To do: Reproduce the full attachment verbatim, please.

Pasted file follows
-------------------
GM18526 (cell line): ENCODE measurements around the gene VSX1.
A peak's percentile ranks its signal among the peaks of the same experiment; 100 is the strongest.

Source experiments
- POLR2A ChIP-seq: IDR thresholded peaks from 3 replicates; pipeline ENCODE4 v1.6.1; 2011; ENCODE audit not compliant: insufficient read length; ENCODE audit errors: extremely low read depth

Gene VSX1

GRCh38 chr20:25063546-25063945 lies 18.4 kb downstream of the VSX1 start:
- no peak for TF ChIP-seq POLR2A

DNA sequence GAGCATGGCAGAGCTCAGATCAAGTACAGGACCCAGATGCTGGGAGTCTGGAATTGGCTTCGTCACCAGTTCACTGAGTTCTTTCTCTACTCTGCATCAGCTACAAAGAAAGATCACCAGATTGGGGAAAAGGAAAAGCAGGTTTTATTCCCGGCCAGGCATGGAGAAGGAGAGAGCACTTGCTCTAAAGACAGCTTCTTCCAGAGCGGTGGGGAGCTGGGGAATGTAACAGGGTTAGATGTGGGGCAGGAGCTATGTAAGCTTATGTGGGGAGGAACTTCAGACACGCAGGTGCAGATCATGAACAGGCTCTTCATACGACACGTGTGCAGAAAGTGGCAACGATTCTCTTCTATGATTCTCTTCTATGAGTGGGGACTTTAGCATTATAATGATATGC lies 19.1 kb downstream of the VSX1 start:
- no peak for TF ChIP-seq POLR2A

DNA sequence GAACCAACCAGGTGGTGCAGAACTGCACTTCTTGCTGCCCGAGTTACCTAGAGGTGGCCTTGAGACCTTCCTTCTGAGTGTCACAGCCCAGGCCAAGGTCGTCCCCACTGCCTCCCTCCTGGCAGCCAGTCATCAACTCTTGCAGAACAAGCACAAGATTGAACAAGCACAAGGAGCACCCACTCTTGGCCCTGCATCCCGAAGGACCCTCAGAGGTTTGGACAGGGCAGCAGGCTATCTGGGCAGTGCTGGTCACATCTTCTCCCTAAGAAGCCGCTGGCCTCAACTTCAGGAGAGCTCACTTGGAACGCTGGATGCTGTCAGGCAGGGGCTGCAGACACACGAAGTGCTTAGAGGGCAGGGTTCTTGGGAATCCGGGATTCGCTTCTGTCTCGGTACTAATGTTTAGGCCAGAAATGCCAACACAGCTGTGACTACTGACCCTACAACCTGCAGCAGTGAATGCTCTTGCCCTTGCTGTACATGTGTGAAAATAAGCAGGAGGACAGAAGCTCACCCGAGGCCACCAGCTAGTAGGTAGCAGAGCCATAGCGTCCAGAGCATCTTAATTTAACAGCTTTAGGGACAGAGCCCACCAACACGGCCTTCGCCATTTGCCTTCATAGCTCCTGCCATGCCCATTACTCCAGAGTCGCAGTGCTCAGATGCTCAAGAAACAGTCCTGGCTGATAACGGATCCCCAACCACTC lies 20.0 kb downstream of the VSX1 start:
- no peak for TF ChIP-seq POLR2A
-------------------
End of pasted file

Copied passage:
GM18526 (cell line): ENCODE measurements around the gene VSX1.
A peak's percentile ranks its signal among the peaks of the same experiment; 100 is the strongest.

Source experiments
- POLR2A ChIP-seq: IDR thresholded peaks from 3 replicates; pipeline ENCODE4 v1.6.1; 2011; ENCODE audit not compliant: insufficient read length; ENCODE audit errors: extremely low read depth

Gene VSX1

GRCh38 chr20:25063546-25063945 lies 18.4 kb downstream of the VSX1 start:
- no peak for TF ChIP-seq POLR2A

DNA sequence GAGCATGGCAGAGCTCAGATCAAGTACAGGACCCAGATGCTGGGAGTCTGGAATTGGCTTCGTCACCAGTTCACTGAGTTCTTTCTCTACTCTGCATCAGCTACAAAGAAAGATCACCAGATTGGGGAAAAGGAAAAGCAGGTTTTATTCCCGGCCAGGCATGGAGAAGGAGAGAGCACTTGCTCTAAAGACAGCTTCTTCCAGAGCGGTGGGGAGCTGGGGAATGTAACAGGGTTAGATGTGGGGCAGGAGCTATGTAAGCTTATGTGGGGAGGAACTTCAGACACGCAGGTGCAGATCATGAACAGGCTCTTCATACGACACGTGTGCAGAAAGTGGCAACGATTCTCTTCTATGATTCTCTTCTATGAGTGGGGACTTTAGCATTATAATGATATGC lies 19.1 kb downstream of the VSX1 start:
- no peak for TF ChIP-seq POLR2A

DNA sequence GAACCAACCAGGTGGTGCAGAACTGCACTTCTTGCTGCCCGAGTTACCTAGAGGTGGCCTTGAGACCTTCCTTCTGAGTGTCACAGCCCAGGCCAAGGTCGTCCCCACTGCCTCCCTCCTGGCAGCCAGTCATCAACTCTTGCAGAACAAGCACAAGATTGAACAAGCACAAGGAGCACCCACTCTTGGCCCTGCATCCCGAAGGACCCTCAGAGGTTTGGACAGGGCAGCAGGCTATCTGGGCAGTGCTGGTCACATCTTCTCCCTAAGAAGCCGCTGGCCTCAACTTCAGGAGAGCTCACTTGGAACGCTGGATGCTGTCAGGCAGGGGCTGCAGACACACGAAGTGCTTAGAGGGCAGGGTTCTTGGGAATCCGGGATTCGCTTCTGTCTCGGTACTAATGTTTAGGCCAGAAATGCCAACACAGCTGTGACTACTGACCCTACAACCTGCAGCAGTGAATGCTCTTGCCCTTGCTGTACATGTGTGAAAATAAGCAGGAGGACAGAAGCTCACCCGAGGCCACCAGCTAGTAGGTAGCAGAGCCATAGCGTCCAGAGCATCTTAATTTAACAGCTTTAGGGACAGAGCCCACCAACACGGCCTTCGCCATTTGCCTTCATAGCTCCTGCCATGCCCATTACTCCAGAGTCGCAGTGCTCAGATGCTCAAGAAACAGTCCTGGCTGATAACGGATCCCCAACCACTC lies 20.0 kb downstream of the VSX1 start:
- no peak for TF ChIP-seq POLR2A